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Italian Holiday

Italian holiday in the Reiti Valley, central Italy at its best. This was early morning and the pink tint infused the sky and the day.

Italian holiday in the Reiti Valley, central Italy at its best. This was early morning and a pink tint infused the sky and the day.

 Italian holiday!

Here’s an early morning in the fertile Reiti Valley climbing a steep mountain toward Greccio and a complex of stone buildings clinging precariously to the vertical face of the mountain. This was the priory and church founded by Brother Francis in 1223 after locals asked him to stay and promised to build a home for him and his followers. He told them that close proximity interferes with a contemplative life but agreed to stay for a while in a spot no further from Greccio than a stone might be thrown. What a lovely day for an Italian holiday celebration!

Scene of the first Christmas creche in 1223

Clinging to the sideslope, it was in this place in 1223 that Francis of Assisi celebrated the first modern Christmas with a scene from the Bethlehem stable.

 First Christmas  crèche in the modern way

This place is best remembered for the first popular Christmas crèche, a tradition since spread throughout the world. As a consequence Greccio is full year’round with Christmas tradition and dozens of crèches in the tiny shop. And so it happened that once upon a time in the month of October, I celebrated an Italian holiday with traditional Italian food and customs here at Greccio followed by supper in Reiti a few miles away at Santa Maria de LaForesta.

The courtyard at LaForesta leads to the vineyards and gardens where once the friars grew their food. Today it

Italian Christmas holiday at Santa Maria de LaForesta, Reiti, Italy

Mondo X at the former Franciscan cloister

Christmas dinner was held at a former priory now the home of Mondo X, a self-help group of recovering alcoholics and drug addicts who established their own rule, not overtly religious but based on the Franciscan way, emphasizing beauty, hard work, and dialogue. Their record of success has led to several dozen locations throughout Italy. This one at Reiti earns money for their ministry and the upkeep of the former Santa Maria de La Foresta by serving as a lodge and restaurant. Thirty years ago The New York Times published another traveler’s visit to a hilltop monastery in Tuscany which suggests how little things have changed, perhaps only improved with success. The link is one to follow when you aren’t hungry as you surely will be after reading it.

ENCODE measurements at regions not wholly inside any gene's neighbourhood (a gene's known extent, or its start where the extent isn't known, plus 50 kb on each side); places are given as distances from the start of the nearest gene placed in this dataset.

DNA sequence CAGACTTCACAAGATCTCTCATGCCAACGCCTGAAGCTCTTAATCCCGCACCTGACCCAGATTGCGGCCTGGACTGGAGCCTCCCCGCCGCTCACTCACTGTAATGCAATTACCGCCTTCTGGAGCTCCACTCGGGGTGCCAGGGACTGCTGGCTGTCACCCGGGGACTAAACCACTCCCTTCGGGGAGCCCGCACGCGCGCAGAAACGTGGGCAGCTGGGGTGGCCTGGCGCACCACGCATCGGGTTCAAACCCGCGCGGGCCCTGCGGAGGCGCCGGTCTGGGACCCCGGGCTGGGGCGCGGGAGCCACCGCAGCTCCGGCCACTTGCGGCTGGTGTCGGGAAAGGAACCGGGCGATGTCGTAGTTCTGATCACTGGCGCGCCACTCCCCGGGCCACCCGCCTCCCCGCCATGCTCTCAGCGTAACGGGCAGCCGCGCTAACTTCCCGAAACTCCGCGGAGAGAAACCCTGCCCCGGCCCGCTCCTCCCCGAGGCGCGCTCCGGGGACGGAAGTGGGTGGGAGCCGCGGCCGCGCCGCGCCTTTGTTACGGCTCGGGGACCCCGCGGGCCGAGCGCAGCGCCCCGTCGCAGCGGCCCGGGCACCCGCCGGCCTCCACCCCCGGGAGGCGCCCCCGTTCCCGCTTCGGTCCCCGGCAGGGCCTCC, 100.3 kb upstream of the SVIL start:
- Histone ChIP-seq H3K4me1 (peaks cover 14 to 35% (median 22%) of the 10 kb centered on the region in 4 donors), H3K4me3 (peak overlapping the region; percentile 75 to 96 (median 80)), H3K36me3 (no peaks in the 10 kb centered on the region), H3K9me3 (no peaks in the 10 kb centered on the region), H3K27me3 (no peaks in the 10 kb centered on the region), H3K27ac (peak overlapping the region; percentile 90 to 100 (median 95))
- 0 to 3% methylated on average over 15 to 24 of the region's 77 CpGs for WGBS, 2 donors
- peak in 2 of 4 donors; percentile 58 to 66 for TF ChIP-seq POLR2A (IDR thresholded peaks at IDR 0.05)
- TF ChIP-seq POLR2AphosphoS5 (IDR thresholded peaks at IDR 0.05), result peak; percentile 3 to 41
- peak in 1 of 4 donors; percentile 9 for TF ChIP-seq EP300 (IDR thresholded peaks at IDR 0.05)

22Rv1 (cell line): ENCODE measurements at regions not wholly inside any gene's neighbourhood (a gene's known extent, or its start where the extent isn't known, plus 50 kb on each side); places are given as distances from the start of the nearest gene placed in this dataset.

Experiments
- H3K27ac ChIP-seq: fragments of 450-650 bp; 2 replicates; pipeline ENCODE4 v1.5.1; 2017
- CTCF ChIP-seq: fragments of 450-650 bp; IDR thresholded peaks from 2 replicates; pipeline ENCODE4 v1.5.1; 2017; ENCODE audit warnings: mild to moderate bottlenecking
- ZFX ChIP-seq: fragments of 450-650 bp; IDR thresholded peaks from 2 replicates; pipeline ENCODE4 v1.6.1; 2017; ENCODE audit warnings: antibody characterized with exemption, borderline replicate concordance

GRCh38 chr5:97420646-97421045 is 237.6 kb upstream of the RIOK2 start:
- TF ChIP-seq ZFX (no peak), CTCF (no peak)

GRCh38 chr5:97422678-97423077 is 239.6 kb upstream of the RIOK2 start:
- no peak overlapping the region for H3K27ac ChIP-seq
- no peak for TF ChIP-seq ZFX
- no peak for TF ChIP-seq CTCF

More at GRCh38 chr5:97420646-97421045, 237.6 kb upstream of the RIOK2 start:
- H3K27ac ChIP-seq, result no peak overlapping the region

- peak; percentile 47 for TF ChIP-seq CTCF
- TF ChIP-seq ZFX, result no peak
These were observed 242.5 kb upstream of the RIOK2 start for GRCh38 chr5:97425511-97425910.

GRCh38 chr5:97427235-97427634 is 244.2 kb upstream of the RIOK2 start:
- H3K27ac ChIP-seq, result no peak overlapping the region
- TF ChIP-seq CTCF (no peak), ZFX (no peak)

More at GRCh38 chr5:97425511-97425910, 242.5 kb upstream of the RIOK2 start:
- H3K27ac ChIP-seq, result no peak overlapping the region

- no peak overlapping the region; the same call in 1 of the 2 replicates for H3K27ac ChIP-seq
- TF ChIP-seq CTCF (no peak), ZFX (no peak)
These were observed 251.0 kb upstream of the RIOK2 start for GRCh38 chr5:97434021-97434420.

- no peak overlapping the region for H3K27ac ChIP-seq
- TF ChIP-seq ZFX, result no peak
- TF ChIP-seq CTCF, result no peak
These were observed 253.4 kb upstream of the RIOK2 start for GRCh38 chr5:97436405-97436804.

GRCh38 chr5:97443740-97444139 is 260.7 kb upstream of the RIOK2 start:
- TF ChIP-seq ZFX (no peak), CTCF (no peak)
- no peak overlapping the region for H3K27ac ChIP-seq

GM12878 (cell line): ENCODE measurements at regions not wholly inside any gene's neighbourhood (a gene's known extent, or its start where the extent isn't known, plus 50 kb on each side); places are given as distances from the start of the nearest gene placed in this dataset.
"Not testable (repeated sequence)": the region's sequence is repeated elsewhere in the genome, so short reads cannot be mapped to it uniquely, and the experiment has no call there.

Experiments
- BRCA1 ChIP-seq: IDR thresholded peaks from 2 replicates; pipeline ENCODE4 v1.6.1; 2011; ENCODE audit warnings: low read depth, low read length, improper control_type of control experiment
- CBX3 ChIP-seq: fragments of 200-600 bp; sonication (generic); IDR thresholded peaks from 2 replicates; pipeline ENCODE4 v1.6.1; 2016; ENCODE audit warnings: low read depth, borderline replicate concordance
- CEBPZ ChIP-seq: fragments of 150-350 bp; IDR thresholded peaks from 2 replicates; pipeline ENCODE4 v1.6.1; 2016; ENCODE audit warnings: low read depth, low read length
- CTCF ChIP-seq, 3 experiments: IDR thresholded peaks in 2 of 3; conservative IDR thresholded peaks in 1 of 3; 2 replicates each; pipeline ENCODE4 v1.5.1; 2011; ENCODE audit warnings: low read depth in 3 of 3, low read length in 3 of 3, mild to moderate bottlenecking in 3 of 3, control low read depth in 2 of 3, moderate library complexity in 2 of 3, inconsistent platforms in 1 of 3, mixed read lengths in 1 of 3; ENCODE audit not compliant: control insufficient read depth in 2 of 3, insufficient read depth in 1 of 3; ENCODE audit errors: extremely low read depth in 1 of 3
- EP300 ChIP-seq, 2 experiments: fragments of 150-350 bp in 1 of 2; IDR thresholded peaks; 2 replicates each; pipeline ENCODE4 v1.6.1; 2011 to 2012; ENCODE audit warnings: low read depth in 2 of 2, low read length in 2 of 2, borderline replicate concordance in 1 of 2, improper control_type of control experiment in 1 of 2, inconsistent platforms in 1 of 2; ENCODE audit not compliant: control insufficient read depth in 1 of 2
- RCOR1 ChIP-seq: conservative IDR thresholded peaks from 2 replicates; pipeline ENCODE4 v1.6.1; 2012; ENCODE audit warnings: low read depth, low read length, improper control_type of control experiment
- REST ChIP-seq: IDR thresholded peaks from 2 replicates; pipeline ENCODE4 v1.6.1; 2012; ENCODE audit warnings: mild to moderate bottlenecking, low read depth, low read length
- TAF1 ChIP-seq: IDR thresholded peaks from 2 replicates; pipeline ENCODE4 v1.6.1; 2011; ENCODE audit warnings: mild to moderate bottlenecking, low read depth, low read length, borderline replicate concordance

Brother Sun, Sister Moon

This place in the hills has long been a resting spot for renewal and locals say it was here at this very cloister deep in the forests of 1225 that Francis wrote the Canticle in Praise of the Creatures with petitions to Brother Sun, Sister Moon, Brother Fire, Sister Water, acknowledged as the first work of literature in the Italian language (actually in the dialect of Umbria and translated into Italian). Based on their theory that substance abuse results from low self-esteem and a lack of productivity and personal responsibility, today’s Mondo X appears to be a solid concept for treatment well suited to the modern world. Here at LaForesta Mondo X members live off the land, maintain the stone structures, restore the vineyards, press the wine, care for their guests, and earn back their lives.

Italian holiday

It had rained earlier in the afternoon but within the hour the courtyard was filled (much to our delight) with abundant and colorful appetizers

Christmas Feast

We arrived to find appetizers and champagne in the cloister garden: tempura herbs (rosemary and thyme) with fried sausage-stuffed olives and chunks of a very good Parmesan. The Christmas feast began with polenta and fried pig rind in a white cheddar sauce. Very tender, moist, and well-seasoned turkey was served alongside shredded cabbage and other vegetables grown in the cloister gardens. Dessert was the traditional Italian panettone served on a spider web of dark chocolate and heavy English cream.

After dinner we strolled the beautiful gardens and vineyards; then off by myself I discovered someone had laid a heart of chestnuts to which I added the last, completing the design and thinking how much I wished Paul was here to share the beauty.

Italian holiday

I added the small chestnut at the bottom to someone else’s heart found serendipitously along the cloister wall.

This would have made a good Christmas post but figured to give you time to plan. If you extend your trip or your interests to Assisi check out the bakery window with luscious treats served fresh each morning with steaming expresso which I wrote about here two years ago! Ciao!